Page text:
New data released by Action Fraud and the National Fraud Intelligence Bureau (which are both run by the City of London Police) shows that, increasingly, fraudsters are using phishing as a means to defraud people across the UK. Last year (January-December 2015), the Fraud and Cyber Crime Reporting Centre received an average of 8,000 reports per month, with 96,699 people reporting that they had received a phishing scam e-mail.
Phishing is the attempt to acquire sensitive information, for example usernames, passwords and credit card details or steal money by masquerading as a trustworthy entity in an electronic communication such as e-mail, a pop-up message, a phone call or a text message.
More than 68% of people who reported a phishing scam said that they received it in the form of an e-mail. This compares to 12.5% of people who said they were contacted by phone, 8.9% who said that they received a text message and the rest saying they were contacted in another way.
Hooking the victims
Fraudsters use phishing as a means to hook victims into their scams. They’re well practised in making these as convincing as possible. According to a recent report by Verizon , it takes cyber criminals just 82 seconds to ensnare the average victim in a phishing scam and, in most cases, 23% of people will open a phishing e-mail.
In the month of December, the most common phishing scam purported to be either from a bank or from HMRC followed by online payment merchants and utility companies.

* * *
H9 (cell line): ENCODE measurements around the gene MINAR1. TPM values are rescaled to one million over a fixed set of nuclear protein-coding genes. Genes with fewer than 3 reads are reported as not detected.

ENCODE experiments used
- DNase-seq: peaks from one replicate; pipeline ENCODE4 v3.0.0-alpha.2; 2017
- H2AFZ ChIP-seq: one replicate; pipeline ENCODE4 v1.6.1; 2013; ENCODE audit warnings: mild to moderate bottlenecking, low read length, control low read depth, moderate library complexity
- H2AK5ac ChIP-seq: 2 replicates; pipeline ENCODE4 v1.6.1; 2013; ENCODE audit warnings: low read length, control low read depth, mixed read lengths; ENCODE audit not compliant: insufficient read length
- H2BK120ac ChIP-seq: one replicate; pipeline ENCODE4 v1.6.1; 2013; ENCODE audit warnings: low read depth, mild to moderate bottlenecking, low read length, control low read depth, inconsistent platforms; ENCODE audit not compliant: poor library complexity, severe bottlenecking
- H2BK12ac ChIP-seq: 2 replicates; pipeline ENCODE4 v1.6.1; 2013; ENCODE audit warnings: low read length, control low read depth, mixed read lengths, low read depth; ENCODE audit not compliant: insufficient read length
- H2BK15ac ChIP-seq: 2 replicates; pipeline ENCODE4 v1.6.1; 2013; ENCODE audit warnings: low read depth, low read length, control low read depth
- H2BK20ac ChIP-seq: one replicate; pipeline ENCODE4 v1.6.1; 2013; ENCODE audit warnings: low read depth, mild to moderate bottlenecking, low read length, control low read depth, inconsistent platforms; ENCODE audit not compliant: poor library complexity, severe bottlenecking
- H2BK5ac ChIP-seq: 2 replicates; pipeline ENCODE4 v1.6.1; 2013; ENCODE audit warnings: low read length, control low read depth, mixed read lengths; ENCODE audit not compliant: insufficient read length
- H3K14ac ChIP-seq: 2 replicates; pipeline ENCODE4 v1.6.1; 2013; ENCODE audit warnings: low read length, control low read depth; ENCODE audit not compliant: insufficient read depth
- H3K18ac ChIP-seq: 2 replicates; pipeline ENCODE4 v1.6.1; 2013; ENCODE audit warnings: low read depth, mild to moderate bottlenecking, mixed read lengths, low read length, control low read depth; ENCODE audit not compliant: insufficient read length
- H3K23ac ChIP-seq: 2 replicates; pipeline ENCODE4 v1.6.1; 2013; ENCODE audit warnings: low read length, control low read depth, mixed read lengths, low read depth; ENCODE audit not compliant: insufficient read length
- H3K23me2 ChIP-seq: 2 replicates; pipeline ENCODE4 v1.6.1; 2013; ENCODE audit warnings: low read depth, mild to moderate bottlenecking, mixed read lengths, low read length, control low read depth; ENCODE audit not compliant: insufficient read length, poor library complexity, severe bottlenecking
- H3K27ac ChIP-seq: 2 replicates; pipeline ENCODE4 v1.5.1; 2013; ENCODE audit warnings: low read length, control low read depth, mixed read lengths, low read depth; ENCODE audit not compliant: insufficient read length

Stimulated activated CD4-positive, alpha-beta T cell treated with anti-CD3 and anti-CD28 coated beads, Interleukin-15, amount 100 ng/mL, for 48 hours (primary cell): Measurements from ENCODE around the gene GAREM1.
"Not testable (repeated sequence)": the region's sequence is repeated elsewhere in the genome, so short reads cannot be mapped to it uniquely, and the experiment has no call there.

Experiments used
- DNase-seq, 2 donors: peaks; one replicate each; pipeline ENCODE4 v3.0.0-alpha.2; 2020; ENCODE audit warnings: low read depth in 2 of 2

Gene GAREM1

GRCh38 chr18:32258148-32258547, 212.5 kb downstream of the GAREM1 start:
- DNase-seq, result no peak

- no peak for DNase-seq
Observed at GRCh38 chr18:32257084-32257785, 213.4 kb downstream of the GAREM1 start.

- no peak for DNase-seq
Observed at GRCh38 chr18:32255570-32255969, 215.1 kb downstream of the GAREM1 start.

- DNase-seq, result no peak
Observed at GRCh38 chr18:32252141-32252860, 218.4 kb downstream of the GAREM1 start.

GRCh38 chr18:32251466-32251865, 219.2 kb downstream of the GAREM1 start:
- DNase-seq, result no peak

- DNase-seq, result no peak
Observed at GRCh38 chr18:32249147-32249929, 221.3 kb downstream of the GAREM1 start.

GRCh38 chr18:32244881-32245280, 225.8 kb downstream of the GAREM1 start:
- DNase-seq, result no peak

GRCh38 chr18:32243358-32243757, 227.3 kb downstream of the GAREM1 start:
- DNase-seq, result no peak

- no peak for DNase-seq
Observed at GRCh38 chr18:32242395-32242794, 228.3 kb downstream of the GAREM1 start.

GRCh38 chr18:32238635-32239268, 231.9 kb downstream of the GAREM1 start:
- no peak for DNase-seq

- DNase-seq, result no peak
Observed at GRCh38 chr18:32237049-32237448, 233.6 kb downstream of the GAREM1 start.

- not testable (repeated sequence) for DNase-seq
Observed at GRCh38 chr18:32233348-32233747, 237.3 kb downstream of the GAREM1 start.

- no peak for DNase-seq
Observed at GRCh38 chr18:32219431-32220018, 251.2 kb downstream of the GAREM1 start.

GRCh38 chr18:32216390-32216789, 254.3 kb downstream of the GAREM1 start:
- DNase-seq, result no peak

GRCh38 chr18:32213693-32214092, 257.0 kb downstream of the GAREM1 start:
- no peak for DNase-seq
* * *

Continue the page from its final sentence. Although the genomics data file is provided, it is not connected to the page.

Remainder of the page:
In one month, 31% of all phishing scams reported to Action Fraud contained a potentially malicious hyper link, which upon clicking could install malware on the victim’s computer or phone or trick them into providing sensitive information.
Top e-mail addresses reported
Analysis of reports made to Action Fraud reveals that phishing e-mails used specific subject headings as a means to ensure that the reader would feel compelled to open them. The most common message title for phishing e-mails is ‘Attention’ followed by other titles such as ‘Your account has been revoked’, ‘Hello’ and ‘Important Notification’.
The top e-mail addresses that people reported to have received e-mails from were Do-Notfirstname.lastname@example.org, email@example.com and PQ8MPY@m.apple.com.
Steve Proffitt, the deputy head of Action Fraud, said: “The new figures show that phishing is a problem which isn’t going away. It’s a means for fraudsters to test the water with potential victims and see how many people they can hook into a scam. For the fraudsters, it’s a low risk way of casting their net and seeing what they can catch. If their e-mails are convincing enough they can yield high returns. People can easily be persuaded into parting with money or to click on links which then infect their computer with malicious software.”
Proffitt continued: “In order to avoid becoming a victim, we urge people to be cautious when opening e-mails and ask them to follow our protection advice in order to make it as difficult as possible for fraudsters who are simply looking for their next victim.”.
Behaviours that place you at risk:
*Opening attachments, or clinking on links within e-mails that are unsolicited or unexpected
*Responding to e-mails that ask for your personal or financial details
*Logging in to a web page that you have arrived at via a link in an email
How to protect yourself:
*Don’t open attachments or click on the links within any unsolicited e-mails you receive, and never respond to e-mails that ask for your personal or financial details. Remember, you can hover over a link to see where it will really take you
*An e-mail address can be spoofed, so even if the e-mail appears to be from a person or a company you know of, but the message is unexpected or otherwise unusual, contact the sender directly via another method to confirm that they sent you the e-mail
*If you receive an e-mail which asks you to log in to an online account, for example due to suspicious activity on your account, instead of clicking on the link provided in the e-mail go directly to the website